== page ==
What is needed is a speaker assembly system that is visually compatible with a monolithic suspended ceiling tile installation.
The present invention provides a flat panel sound radiator assembly system that is substantially visually equivalent to the monolithic look of surrounding ceiling tiles in a suspended ceiling. The assembly is modular in design and provides an acoustic facing that is substantially visually indistinguishable from surrounding ceiling panels.
Briefly described, the flat panel sound radiator assembly comprises a frame and a radiating panel resting within the frame. The frame includes a bridge element fitted to the frame. The radiating panel has both a backing and facing side and an acoustic transducer mounted to the backing side of the radiating panel. An acoustic facing concealing the facing side of the radiating panel is applied, wherein the acoustic facing is substantially visually indistinguishable from surrounding ceiling panels. The flat panel sound radiator assembly further comprises part of a monolithic suspended ceiling structure, wherein the assembly is virtually visually indistinguishable from the surrounding ceiling tiles of the suspended ceiling.
A further embodiment of the present invention includes a ceiling system comprising a plurality of ceiling panels having an exposed surface and a flat panel sound radiator. The flat panel sound radiator comprises a support and an acoustical visually matched exposed layer. The exposed layer of the radiator is substantially visually indistinguishable from the exposed surfaces of the ceiling panels.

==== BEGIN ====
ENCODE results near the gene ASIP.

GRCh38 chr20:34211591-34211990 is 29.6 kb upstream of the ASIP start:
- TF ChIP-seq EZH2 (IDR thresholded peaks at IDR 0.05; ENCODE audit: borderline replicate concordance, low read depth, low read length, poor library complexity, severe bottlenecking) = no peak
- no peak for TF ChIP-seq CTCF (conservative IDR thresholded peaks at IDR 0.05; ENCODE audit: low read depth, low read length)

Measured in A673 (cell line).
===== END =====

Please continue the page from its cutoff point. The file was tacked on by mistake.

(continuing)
The flat panel sound radiator assembly and system conceals the modular speaker so that it appears substantially the same as the ceiling panels that surround it. In this way, the monolithic appearance of the ceiling is not interrupted.
In the drawings:
FIG. 1 is an isometric view of the frame element and attached extrusion element;
FIG. 2 is a bottom view of the acoustic facing showing a rectangular frame, a partial view of the facing and exposed frame element;
FIG. 3 is a bottom view of the facing side of the acoustical facing further illustrating the facing support members;
FIG. 4 is a cutaway side view of the flat panel sound radiator illustrating an acoustic facing applied directly to a radiating panel; and
FIG. 5 is a cutaway side view of the flat panel sound radiator illustrating an acoustic surface applied as a pigmented coating to the radiating panel.
The present invention generally relates to a modular flat panel sound radiator assembly for installation in a suspended ceiling that is compatible with and virtually visually indistinguishable from surrounding ceiling tiles of the ceiling system. The modular flat panel sound radiator comprises a ceiling assembly sized to fit within a ceiling support grid and preferably within the same plane as the surrounding ceiling tiles. The flat panel sound radiator assembly comprises a substantially indistinguishable part of the monolithic ceiling tile system.